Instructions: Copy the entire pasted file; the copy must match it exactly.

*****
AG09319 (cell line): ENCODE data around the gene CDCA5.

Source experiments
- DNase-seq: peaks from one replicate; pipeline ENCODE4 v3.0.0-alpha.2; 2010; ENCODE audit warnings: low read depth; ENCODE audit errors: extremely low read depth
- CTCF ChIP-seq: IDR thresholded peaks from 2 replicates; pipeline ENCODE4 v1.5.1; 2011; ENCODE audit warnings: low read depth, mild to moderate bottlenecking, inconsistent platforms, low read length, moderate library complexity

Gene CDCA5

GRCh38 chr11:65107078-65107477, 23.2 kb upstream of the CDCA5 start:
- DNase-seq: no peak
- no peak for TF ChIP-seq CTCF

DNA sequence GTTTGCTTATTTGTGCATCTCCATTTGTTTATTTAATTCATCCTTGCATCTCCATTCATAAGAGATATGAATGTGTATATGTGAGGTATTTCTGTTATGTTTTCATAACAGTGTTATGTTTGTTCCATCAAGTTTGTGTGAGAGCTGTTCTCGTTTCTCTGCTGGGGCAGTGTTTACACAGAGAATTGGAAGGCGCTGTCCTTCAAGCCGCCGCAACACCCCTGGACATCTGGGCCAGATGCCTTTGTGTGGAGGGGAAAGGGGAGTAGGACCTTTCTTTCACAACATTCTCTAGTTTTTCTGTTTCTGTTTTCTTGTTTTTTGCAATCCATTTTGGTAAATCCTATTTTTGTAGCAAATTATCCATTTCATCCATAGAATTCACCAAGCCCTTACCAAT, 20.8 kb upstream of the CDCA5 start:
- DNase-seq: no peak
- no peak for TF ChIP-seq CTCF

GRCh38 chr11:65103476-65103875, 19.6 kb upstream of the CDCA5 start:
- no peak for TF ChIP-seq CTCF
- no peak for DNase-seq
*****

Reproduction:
AG09319 (cell line): ENCODE data around the gene CDCA5.

Source experiments
- DNase-seq: peaks from one replicate; pipeline ENCODE4 v3.0.0-alpha.2; 2010; ENCODE audit warnings: low read depth; ENCODE audit errors: extremely low read depth
- CTCF ChIP-seq: IDR thresholded peaks from 2 replicates; pipeline ENCODE4 v1.5.1; 2011; ENCODE audit warnings: low read depth, mild to moderate bottlenecking, inconsistent platforms, low read length, moderate library complexity

Gene CDCA5

GRCh38 chr11:65107078-65107477, 23.2 kb upstream of the CDCA5 start:
- DNase-seq: no peak
- no peak for TF ChIP-seq CTCF

DNA sequence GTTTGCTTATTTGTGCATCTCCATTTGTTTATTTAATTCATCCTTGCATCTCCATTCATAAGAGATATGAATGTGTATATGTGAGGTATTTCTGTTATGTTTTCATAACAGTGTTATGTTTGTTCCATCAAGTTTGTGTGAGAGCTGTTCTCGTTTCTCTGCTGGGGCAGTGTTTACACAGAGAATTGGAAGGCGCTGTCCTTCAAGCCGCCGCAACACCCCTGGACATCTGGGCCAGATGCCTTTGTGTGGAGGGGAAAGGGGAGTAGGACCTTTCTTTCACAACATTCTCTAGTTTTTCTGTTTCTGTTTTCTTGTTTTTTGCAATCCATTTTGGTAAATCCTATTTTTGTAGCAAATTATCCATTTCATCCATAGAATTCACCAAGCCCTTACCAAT, 20.8 kb upstream of the CDCA5 start:
- DNase-seq: no peak
- no peak for TF ChIP-seq CTCF

GRCh38 chr11:65103476-65103875, 19.6 kb upstream of the CDCA5 start:
- no peak for TF ChIP-seq CTCF
- no peak for DNase-seq